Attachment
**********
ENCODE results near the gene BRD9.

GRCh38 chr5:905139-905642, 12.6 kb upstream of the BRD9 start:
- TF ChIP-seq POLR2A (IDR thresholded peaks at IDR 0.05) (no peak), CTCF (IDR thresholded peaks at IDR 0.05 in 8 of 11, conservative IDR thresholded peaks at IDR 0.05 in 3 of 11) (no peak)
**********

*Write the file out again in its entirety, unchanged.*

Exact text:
ENCODE results near the gene BRD9.

GRCh38 chr5:905139-905642, 12.6 kb upstream of the BRD9 start:
- TF ChIP-seq POLR2A (IDR thresholded peaks at IDR 0.05) (no peak), CTCF (IDR thresholded peaks at IDR 0.05 in 8 of 11, conservative IDR thresholded peaks at IDR 0.05 in 3 of 11) (no peak)